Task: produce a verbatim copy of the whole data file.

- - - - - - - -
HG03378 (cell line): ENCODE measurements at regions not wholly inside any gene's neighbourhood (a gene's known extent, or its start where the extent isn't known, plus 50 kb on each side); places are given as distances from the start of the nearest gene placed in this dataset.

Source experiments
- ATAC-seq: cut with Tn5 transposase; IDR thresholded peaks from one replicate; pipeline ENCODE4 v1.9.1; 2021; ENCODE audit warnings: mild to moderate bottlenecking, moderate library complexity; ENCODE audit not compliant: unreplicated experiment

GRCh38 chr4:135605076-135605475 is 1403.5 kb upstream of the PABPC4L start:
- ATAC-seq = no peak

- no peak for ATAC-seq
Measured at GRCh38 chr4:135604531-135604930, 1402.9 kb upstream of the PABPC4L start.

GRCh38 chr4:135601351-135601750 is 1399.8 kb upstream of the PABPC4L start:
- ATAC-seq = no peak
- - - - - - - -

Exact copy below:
HG03378 (cell line): ENCODE measurements at regions not wholly inside any gene's neighbourhood (a gene's known extent, or its start where the extent isn't known, plus 50 kb on each side); places are given as distances from the start of the nearest gene placed in this dataset.

Source experiments
- ATAC-seq: cut with Tn5 transposase; IDR thresholded peaks from one replicate; pipeline ENCODE4 v1.9.1; 2021; ENCODE audit warnings: mild to moderate bottlenecking, moderate library complexity; ENCODE audit not compliant: unreplicated experiment

GRCh38 chr4:135605076-135605475 is 1403.5 kb upstream of the PABPC4L start:
- ATAC-seq = no peak

- no peak for ATAC-seq
Measured at GRCh38 chr4:135604531-135604930, 1402.9 kb upstream of the PABPC4L start.

GRCh38 chr4:135601351-135601750 is 1399.8 kb upstream of the PABPC4L start:
- ATAC-seq = no peak